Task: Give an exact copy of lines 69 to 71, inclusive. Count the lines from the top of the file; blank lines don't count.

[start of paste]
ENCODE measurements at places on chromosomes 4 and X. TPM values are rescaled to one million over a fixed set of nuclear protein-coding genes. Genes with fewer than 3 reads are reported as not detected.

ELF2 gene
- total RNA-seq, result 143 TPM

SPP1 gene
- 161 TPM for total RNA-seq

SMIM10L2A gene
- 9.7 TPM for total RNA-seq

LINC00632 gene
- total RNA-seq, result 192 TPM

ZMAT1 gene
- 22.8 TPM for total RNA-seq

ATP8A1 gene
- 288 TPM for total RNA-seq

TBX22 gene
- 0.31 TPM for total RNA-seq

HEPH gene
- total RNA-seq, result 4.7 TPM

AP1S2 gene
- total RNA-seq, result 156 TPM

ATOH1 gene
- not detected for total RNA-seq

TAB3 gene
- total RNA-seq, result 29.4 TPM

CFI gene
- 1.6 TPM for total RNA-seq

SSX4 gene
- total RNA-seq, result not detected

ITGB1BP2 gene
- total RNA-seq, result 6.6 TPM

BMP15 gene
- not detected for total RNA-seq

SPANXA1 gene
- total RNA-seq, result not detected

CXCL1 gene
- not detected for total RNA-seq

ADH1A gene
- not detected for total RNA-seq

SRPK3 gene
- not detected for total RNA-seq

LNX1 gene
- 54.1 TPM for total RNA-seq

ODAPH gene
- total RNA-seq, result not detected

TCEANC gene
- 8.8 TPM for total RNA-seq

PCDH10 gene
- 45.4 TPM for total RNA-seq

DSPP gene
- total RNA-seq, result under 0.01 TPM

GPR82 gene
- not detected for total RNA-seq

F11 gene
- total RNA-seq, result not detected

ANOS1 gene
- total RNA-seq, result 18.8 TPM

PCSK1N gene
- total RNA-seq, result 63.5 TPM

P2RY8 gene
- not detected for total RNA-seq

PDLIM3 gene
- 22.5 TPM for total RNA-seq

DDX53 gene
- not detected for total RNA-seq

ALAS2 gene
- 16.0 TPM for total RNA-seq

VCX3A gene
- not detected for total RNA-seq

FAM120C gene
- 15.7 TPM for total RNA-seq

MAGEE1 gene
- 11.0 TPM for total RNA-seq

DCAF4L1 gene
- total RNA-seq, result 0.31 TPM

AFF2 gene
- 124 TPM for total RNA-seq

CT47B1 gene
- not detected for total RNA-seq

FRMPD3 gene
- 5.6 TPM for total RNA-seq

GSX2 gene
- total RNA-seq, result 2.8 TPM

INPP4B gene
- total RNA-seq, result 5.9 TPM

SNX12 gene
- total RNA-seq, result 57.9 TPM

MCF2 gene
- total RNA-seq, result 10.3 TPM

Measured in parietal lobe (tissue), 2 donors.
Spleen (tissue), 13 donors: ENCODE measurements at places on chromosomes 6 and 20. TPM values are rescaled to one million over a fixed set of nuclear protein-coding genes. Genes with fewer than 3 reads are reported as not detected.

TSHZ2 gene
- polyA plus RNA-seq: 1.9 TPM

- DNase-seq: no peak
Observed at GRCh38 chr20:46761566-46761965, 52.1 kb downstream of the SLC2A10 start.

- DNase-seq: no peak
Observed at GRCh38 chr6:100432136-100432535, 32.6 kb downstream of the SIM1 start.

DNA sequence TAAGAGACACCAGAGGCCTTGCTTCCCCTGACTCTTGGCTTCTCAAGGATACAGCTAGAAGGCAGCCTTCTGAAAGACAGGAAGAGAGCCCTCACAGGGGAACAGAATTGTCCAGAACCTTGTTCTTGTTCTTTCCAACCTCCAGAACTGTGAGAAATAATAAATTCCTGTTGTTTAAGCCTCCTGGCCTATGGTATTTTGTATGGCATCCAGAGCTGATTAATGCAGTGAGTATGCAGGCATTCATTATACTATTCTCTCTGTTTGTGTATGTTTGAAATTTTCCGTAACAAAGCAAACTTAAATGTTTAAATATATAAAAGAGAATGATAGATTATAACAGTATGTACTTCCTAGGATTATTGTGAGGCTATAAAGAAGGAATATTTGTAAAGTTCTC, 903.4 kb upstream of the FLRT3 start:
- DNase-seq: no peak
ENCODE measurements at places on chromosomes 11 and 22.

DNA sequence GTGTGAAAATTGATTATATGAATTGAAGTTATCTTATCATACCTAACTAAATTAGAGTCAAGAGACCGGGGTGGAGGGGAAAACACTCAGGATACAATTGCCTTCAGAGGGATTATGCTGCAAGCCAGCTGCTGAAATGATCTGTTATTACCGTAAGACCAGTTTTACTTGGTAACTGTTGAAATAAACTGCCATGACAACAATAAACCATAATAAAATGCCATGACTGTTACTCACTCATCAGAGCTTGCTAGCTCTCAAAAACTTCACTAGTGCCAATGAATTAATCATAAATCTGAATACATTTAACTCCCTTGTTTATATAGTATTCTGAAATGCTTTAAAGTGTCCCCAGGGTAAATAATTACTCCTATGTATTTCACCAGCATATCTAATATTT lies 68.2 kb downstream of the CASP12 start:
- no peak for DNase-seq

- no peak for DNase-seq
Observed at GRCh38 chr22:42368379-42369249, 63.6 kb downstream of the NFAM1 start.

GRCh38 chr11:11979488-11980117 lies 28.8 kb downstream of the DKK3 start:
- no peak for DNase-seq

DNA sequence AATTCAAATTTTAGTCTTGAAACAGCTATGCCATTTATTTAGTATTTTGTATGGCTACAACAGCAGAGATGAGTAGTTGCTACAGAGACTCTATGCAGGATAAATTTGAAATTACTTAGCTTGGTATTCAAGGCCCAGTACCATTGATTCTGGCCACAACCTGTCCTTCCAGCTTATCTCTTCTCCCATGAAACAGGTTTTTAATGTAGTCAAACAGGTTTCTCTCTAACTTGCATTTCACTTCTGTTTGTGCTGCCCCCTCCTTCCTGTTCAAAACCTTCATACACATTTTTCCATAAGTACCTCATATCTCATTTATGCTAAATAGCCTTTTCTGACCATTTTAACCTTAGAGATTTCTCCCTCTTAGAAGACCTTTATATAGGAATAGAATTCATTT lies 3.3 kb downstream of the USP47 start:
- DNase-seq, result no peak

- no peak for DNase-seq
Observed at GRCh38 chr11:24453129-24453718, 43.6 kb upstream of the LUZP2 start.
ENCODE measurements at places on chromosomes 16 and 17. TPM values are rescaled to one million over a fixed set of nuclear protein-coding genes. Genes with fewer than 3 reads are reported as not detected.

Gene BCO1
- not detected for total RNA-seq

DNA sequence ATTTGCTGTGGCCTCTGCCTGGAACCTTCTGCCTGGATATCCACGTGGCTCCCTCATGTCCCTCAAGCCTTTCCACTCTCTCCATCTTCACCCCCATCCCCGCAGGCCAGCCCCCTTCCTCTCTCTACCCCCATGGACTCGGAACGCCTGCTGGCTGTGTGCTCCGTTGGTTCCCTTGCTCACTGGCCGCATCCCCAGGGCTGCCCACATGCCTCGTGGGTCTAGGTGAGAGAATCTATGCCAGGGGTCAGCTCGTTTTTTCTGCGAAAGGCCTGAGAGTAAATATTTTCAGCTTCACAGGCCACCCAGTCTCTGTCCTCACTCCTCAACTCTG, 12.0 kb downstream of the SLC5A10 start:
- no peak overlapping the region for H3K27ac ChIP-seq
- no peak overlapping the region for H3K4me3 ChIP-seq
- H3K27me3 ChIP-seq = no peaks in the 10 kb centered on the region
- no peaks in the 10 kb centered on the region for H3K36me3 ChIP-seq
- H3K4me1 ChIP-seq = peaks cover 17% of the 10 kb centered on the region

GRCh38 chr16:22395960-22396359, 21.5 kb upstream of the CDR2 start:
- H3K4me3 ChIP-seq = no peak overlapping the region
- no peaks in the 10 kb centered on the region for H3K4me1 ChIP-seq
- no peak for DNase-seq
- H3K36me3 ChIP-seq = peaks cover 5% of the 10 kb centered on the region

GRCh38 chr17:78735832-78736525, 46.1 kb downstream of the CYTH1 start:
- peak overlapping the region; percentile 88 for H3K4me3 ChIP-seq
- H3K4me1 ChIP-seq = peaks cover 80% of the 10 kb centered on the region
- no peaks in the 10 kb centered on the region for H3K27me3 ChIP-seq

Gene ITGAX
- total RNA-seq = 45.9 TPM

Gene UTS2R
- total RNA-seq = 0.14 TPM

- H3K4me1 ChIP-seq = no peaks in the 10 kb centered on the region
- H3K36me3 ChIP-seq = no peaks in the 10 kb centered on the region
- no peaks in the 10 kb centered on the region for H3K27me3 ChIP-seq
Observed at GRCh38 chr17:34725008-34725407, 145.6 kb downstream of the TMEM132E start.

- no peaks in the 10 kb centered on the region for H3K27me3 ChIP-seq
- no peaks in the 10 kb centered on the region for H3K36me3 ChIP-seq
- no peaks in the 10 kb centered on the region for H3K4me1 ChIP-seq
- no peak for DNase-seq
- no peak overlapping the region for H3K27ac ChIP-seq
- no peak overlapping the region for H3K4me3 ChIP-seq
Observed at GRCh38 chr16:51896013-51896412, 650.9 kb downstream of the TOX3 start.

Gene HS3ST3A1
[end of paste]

- 15.7 TPM for total RNA-seq

MAGEE1 gene
- 11.0 TPM for total RNA-seq